Kenya’s IDPs in Central Reluctant to Return to Rift Valley
Photo: Waweru Mugo/IRIN
|Samuel Ngumo Kamau and wife, Teresia Muthoni, and their three-week old baby|
RURING’U, 23 May 2008 (IRIN) – Samuel Ngumo Kamau cannot dispel the images of burning houses and Kenyans killing each other from his mind – a key factor in his decision not to return to his home of nearly four decades in Burnt Forest area in Rift Valley Province.
Kamau, a father of 10, who hails from Kamuyu Farm in Burnt Forest, has little trust in the government, which he accuses of “watching and doing nothing” while armed gangs violently ejected him and thousands more from their rich agricultural lands soon after presidential election results were announced in December 2007.
Having experienced the same tortuous treatment every election year since 1992 when the region repeatedly bore the brunt of tribal violence, he feels “enough is enough”.
“In 1992, they [tribal warriors] burnt down mine and my neighbours’ houses, killed and injured many people and stole our livestock and property,” Kamau told IRIN. “We fled and later returned but the same community was at it again in 1997 and 2002.”
If he had his way, Kamau says, he would rather the government compensate him with an alternative piece of land away from the violence-prone area. In early May, the government launched an ambitious programme to resettle up to 158,000 internally displaced persons (IDPs) who had been living in camps since the violence erupted.
Kamau lives at an IDP camp in Ruring’u Stadium in Nyeri, the main town in Central Province. He is one of thousands of IDPs who have sought refuge in their so-called ancestral homeland in Central.
Claims of partiality
Security personnel, including regular and administration police and the local chief, Kamau says, failed to offer his community protection, siding with the aggressors instead. Without any options, thousands set off on a long journey to nowhere.
“We sought shelter in the school compound following an orgy of killings and plunder the night the [election] results were announced,” he said. “The following day, hundreds of youths armed with bows, arrows and machetes, and I think guns, followed us there … the police who turned up said they could do little for us. Indeed, some openly told us to leave as the mob shared livestock and other property we had salvaged.”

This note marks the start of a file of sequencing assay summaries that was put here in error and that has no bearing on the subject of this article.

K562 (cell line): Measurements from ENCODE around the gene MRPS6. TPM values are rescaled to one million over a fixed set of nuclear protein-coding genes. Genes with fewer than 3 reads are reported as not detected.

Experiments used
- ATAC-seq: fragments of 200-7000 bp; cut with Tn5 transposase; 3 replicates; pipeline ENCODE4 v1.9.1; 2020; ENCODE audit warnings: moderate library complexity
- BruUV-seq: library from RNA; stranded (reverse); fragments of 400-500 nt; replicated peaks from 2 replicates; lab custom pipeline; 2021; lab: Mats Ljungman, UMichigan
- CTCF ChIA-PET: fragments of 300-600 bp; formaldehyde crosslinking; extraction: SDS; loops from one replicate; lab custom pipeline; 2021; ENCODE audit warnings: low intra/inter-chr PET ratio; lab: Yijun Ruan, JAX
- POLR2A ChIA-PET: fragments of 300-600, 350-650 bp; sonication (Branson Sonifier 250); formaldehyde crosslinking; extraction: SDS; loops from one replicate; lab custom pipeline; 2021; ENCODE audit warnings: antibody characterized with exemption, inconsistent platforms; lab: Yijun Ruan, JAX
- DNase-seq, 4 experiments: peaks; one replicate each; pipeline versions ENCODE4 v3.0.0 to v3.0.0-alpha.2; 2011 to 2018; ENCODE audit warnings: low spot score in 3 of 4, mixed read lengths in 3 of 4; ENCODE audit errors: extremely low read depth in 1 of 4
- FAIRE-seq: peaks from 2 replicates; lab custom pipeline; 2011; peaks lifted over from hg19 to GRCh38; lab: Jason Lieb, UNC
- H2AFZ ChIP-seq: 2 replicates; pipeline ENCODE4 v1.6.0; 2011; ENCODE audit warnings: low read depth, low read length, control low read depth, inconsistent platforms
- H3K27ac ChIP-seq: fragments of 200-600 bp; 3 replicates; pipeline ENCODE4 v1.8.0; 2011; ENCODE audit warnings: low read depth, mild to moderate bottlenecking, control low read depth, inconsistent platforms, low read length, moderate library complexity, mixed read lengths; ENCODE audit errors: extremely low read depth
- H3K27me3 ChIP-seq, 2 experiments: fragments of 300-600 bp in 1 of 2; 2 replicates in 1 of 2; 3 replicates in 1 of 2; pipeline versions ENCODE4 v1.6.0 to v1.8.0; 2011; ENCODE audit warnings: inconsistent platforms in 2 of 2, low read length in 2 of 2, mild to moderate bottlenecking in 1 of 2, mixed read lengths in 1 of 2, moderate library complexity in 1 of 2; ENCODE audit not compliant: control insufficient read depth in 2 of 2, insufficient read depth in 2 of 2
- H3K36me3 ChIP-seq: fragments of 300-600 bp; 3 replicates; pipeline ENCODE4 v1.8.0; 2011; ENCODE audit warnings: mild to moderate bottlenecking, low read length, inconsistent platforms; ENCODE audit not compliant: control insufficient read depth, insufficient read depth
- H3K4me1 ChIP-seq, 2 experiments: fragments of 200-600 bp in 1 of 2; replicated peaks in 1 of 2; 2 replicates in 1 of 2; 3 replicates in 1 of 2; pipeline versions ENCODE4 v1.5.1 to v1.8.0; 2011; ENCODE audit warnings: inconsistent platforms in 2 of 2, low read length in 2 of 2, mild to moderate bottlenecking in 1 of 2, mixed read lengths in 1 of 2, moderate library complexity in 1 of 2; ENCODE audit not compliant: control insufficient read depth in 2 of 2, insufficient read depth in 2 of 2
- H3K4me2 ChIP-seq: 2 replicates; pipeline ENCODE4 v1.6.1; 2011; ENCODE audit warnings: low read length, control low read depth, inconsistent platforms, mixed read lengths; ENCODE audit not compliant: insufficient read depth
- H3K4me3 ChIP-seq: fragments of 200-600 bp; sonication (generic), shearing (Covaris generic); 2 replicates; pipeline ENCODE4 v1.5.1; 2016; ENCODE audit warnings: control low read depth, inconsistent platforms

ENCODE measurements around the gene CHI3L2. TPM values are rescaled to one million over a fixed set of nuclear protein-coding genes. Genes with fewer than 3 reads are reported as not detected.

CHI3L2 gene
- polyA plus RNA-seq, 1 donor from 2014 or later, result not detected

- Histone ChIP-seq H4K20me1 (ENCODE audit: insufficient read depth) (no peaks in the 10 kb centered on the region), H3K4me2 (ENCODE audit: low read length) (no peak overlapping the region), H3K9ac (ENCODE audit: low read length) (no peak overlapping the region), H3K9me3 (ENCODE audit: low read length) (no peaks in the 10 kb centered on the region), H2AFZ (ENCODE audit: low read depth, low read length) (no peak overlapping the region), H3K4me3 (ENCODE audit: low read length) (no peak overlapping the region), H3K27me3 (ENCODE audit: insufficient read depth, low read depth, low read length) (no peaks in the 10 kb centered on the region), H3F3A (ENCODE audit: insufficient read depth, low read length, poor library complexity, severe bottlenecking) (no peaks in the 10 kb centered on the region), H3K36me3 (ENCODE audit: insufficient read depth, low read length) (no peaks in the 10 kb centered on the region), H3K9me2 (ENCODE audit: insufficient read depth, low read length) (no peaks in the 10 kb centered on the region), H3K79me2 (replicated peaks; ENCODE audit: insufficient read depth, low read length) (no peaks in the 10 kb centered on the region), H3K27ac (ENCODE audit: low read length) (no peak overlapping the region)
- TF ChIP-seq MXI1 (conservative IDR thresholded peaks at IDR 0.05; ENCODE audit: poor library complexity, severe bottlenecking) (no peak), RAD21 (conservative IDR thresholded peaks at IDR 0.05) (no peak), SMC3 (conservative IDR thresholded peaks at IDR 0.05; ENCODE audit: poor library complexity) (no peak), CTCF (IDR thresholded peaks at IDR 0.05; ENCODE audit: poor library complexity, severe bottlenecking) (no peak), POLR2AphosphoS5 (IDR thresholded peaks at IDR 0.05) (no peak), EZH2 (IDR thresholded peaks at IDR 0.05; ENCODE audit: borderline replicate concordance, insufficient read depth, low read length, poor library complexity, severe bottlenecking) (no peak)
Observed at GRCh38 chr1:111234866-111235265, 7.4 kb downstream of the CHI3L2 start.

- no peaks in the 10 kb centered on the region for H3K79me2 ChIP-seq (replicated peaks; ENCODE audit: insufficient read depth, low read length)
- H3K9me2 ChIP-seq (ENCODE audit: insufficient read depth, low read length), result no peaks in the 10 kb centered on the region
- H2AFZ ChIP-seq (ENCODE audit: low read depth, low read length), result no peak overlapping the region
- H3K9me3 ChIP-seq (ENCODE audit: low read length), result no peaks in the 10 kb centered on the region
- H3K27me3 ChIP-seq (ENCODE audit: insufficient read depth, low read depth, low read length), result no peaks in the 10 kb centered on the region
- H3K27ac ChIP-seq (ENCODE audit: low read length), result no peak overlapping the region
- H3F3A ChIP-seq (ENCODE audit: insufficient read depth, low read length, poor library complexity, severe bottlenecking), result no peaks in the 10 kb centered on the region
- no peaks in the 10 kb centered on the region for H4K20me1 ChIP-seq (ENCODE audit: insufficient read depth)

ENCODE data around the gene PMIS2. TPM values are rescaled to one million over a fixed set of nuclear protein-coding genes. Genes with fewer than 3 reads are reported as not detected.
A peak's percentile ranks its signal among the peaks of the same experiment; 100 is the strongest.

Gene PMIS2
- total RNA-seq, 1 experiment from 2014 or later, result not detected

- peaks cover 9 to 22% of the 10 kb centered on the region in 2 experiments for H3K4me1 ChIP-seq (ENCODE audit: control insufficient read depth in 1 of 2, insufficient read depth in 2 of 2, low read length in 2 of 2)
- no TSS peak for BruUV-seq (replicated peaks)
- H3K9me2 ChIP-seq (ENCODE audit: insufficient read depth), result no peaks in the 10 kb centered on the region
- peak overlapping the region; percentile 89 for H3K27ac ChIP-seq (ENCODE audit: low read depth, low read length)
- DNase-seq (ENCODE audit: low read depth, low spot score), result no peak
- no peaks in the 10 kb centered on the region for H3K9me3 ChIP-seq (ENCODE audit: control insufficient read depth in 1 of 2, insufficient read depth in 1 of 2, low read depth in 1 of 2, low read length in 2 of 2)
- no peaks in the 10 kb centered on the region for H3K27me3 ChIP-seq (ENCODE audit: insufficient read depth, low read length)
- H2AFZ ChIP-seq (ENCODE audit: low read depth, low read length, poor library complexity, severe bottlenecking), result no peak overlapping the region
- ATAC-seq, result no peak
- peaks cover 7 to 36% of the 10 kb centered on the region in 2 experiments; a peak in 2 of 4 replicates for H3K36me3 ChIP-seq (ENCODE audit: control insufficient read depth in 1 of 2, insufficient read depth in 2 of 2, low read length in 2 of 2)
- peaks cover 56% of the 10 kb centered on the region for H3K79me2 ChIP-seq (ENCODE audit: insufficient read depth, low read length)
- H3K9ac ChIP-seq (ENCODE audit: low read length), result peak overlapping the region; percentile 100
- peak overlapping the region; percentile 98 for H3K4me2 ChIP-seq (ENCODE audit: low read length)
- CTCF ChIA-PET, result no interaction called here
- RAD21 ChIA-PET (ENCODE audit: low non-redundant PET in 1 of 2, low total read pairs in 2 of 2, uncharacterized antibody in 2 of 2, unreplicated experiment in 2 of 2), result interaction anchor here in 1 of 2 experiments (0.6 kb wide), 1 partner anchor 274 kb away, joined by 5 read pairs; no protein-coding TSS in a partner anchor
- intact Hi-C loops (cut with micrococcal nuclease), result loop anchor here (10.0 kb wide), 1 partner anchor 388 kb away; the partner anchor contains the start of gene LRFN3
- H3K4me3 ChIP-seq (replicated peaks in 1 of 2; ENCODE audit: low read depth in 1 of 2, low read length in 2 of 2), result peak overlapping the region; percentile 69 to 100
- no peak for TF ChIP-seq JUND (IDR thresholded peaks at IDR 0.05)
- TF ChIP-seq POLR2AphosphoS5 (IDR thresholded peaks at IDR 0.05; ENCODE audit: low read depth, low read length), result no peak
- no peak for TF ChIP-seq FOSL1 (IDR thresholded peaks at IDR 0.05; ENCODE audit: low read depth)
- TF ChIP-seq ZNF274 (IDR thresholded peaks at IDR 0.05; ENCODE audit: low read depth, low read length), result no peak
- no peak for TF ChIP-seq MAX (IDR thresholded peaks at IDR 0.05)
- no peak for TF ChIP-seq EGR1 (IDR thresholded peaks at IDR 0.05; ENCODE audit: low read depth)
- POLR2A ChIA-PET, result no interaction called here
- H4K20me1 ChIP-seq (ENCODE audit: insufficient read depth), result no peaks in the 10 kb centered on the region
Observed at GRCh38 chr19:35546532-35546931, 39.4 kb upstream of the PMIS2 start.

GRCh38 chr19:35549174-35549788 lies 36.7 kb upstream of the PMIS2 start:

Asked whether he would return home now since the government’s launch of Operation Rudi Nyumbani (Operation Return Home), Kamau said: “Go back where? I do not feel like going back to Burnt Forest. Only death awaits us there.”
Photo: Waweru Mugo/IRIN
|Relief food being distributed at the Ruring’u stadium in Nyeri|
His view was shared by many IDPs at the Ruring’u camp. With reports of violence and even deaths among returnees, many, like Kamau, are digging in, urging the government to resolve their security concerns and resettle them elsewhere.
Samuel Mugoya, chairman of the Ruring’u IDP camp, said: “When I tried going back to my farm in Solai [Nakuru District] in March, a gang of six armed men invaded my home and I was lucky to escape. I do not think there will be much change in the hostilities. I can forfeit my one acre in Solai in exchange for government land elsewhere so that my wife and children will not risk death at the hands of tribal militias.”